PRESIDENT ANDREW JOHNSON - PRESIDENTIAL WARRANT SIGNED 03/02/1867 - HFSID 4928
ANDREW JOHNSON On the same day he vetoed the Tenure of Office Act, Johnson remits the remaining sentences of four convicts. Presidential Warrant signed: "Andrew Johnson" as President, 1p, 8½x6. Washington, 1867 March 2.
Sale Price $1,360.00
On the same day he vetoed the Tenure of Office Act, Johnson remits the remaining sentences of four convicts.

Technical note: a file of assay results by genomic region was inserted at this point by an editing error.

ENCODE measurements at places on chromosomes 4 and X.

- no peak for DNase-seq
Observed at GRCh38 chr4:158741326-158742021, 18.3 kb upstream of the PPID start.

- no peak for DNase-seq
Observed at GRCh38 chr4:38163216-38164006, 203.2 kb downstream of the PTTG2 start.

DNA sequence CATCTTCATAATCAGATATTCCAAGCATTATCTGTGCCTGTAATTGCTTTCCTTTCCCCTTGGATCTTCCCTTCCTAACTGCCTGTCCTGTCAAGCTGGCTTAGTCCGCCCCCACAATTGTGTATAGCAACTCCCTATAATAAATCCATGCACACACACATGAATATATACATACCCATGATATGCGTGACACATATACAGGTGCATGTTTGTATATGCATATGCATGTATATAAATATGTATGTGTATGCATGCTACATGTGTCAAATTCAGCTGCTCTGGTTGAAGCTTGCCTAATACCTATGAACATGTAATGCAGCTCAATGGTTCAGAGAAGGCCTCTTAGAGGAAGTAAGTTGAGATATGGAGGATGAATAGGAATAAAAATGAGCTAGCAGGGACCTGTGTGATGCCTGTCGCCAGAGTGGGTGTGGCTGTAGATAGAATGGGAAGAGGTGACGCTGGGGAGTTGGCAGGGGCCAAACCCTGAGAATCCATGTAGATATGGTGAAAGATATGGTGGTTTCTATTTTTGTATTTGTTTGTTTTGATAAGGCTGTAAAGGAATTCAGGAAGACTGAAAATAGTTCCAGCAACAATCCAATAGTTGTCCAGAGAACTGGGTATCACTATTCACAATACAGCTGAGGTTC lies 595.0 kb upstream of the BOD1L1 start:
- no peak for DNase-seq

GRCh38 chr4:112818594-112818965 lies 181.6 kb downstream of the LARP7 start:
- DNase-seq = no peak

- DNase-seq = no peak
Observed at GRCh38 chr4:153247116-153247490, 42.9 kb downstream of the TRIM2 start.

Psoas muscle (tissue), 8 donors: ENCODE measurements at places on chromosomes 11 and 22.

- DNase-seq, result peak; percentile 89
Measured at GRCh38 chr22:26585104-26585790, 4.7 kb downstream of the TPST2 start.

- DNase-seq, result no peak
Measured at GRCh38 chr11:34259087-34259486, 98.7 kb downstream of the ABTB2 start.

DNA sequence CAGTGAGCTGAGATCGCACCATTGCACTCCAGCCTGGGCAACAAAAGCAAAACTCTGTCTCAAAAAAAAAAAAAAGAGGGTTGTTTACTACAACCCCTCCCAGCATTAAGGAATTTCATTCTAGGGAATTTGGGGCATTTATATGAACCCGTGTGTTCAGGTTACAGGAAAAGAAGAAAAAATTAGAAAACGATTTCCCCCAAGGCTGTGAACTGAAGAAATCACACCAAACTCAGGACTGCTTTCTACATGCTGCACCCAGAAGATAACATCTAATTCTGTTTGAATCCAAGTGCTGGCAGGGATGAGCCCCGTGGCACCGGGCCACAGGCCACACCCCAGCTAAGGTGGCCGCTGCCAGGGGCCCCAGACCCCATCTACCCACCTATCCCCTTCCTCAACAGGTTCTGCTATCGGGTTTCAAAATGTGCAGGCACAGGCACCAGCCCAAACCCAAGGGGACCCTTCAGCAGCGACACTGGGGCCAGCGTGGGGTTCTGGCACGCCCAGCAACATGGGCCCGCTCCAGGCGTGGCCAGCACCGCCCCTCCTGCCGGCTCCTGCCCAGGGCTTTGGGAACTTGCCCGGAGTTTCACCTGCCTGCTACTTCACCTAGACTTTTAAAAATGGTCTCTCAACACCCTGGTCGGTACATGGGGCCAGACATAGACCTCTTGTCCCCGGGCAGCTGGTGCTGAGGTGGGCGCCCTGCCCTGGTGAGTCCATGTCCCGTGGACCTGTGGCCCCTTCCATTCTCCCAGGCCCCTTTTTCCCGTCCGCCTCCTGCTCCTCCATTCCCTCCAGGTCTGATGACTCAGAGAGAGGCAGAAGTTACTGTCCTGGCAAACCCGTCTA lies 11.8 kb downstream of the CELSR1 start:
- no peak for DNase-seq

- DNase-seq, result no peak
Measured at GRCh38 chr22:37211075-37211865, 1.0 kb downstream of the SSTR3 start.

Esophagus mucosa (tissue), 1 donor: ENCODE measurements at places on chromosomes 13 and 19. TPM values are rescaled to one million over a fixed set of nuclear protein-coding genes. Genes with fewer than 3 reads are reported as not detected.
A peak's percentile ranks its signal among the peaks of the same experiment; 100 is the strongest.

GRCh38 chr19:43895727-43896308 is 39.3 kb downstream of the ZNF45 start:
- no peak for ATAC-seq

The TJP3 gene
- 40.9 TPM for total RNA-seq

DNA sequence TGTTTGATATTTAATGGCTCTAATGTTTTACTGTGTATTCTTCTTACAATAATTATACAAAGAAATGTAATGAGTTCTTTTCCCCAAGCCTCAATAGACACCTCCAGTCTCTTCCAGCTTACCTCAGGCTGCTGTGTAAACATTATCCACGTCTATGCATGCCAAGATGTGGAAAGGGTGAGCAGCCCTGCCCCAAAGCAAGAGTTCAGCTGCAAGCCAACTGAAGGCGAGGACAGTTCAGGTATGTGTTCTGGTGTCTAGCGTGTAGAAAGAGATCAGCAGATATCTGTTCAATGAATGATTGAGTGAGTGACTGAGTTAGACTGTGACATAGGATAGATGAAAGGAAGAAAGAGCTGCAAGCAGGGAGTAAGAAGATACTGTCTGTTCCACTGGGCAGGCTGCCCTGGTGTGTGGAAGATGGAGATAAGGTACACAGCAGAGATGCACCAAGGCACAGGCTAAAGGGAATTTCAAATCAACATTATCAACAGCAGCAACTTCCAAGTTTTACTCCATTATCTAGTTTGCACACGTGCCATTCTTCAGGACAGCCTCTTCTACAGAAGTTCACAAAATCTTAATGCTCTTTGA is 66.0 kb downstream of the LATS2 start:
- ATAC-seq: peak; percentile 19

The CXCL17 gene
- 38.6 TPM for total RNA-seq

Presidential Warrant signed: "Andrew Johnson" as President, 1p, 8½x6. Washington, 1867 March 2. In full: "I hereby authorize and direct the Secretary of State [William H. Seward] to affix the Seal of the United States to a Warrant for the remission of the remainder of the sentences of William Woods, Charles H. Tyler, James Day and William White, dated this day and signed by me and for so doing this shall be my warrant." WILLIAM H. SEWARD served both Presidents Lincoln and Johnson as Secretary of State (1861-1869). Article II Section 2 of the U.S. Constitution gives the President of the United States the "power to grant reprieves and pardons for offenses against the United States." President Johnson's attempt to carry out Lincoln's policies of reconstruction and reconciliation brought him into bitter conflict with the Radical Republicans in Congress. While Johnson signed this warrant on March 2, 1867, he did not sign the Tenure of Office Act that was passed by Congress that same day. On that day, the act was passed by Congress over his veto. It prohibited the President from removing a Cabinet officer without Senate approval. On August 12, 1867, during a Senate recess, President Johnson dismissed Secretary of War Stanton, a Radical Republican. When the Senate reconvened on February 13, 1868, it ordered Stanton reinstated. General U.S. Grant, Secretary of War ad interim, returned to his army duties. Eight days later, Johnson dismissed Stanton again. Johnson's action was in violation of the Tenure of Office Act. On February 24, 1868, President Johnson was impeached by the House of Representatives. His trial began in the Senate on March 13, 1868. On May 26, 1868, the impeachment proceedings ended with his acquittal by one vote: 35 guilty, 19 not guilty (two-thirds guilty are necessary for removal). Horizontal fold touches the top of the "A", "J" and "h". 4¾x¾-inch rectangular shading at upper left margin touches 5 printed words. Overall, fine condition.
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